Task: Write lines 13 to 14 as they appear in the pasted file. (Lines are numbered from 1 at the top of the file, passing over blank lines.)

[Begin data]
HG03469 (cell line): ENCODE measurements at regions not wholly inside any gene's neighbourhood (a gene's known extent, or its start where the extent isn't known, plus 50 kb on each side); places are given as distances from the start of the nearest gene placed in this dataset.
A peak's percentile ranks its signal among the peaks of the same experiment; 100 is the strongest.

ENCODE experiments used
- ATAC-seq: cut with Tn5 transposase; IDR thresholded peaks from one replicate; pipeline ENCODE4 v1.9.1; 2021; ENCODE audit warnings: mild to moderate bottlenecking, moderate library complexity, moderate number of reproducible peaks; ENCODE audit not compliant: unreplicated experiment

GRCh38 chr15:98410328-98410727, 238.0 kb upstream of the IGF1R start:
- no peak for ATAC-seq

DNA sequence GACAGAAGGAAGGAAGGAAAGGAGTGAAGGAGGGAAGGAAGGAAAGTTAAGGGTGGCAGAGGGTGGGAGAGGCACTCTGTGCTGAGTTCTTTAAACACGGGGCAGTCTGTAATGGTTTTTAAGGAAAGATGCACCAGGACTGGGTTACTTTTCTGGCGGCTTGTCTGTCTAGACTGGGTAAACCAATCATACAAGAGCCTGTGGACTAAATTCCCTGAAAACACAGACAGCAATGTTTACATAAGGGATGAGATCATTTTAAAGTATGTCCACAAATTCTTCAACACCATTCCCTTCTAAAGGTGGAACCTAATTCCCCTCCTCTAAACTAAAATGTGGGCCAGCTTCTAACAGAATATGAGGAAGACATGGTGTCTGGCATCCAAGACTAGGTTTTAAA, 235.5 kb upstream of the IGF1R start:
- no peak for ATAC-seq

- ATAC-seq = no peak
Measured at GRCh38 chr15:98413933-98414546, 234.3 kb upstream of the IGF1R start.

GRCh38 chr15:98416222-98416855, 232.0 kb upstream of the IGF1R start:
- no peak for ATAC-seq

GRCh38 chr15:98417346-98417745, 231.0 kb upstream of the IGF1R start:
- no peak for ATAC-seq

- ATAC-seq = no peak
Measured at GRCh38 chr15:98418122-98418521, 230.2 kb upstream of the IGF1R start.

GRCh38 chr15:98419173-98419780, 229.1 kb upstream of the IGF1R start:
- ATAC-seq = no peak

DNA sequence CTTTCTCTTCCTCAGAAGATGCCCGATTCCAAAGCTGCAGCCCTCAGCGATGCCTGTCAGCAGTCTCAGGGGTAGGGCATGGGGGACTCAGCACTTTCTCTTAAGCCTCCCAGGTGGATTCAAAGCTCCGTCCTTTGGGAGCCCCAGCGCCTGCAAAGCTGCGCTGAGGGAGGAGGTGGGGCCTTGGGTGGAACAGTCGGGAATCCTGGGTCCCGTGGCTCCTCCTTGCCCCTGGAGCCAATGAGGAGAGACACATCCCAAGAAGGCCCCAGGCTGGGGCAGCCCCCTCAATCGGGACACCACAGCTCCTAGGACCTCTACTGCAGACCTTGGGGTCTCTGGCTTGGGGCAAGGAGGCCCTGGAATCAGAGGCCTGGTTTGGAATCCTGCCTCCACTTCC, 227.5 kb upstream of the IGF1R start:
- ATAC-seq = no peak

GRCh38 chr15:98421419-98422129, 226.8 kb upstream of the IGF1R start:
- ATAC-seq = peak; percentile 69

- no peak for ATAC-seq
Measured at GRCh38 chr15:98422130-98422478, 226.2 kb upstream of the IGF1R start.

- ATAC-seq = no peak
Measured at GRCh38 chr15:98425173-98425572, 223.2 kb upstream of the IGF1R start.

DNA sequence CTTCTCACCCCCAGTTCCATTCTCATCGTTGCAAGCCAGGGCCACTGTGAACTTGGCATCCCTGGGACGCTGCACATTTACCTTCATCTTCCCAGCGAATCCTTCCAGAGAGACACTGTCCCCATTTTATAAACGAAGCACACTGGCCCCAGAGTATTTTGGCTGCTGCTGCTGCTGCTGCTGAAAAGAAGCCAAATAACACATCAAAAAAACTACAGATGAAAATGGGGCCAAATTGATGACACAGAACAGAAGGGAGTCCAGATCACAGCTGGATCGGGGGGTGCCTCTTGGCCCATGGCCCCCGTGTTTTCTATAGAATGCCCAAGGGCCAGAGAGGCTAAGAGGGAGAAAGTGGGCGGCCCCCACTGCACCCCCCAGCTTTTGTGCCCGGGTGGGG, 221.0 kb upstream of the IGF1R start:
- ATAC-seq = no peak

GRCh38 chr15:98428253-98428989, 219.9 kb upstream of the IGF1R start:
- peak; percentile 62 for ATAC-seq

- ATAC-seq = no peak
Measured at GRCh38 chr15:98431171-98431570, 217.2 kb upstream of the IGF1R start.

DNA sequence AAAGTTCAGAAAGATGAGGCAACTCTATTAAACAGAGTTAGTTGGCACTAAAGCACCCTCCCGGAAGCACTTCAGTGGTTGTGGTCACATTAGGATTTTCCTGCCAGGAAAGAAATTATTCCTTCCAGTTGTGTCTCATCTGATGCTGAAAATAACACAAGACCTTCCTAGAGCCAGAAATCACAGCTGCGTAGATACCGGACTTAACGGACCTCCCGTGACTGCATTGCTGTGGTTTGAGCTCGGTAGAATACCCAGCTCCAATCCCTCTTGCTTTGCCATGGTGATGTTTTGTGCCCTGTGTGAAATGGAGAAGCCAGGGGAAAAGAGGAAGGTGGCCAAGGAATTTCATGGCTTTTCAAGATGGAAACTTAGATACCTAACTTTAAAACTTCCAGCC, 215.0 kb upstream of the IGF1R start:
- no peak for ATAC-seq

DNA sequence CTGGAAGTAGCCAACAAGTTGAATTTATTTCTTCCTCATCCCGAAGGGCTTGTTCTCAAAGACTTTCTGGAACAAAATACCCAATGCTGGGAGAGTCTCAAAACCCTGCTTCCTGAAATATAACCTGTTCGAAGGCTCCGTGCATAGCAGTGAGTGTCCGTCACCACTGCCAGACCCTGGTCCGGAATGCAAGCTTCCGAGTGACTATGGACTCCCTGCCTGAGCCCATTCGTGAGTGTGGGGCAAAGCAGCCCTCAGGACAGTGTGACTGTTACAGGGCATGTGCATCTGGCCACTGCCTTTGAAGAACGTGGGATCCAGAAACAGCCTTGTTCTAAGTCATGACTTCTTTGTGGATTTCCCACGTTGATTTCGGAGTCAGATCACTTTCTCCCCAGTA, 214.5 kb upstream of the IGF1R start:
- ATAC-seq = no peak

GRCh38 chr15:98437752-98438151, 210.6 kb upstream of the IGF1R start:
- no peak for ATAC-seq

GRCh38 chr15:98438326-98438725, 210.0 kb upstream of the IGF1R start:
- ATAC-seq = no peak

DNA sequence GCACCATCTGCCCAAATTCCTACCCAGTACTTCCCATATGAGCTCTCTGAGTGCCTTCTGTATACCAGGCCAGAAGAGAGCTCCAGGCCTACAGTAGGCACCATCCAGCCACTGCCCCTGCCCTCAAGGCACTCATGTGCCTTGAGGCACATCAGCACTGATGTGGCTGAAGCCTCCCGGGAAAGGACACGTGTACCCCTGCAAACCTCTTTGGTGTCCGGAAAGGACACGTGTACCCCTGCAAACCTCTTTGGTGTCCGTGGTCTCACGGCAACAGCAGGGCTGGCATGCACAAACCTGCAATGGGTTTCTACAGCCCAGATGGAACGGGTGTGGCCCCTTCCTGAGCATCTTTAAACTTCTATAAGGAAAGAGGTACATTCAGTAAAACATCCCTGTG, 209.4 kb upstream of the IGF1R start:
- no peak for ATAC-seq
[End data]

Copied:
GRCh38 chr15:98417346-98417745, 231.0 kb upstream of the IGF1R start:
- no peak for ATAC-seq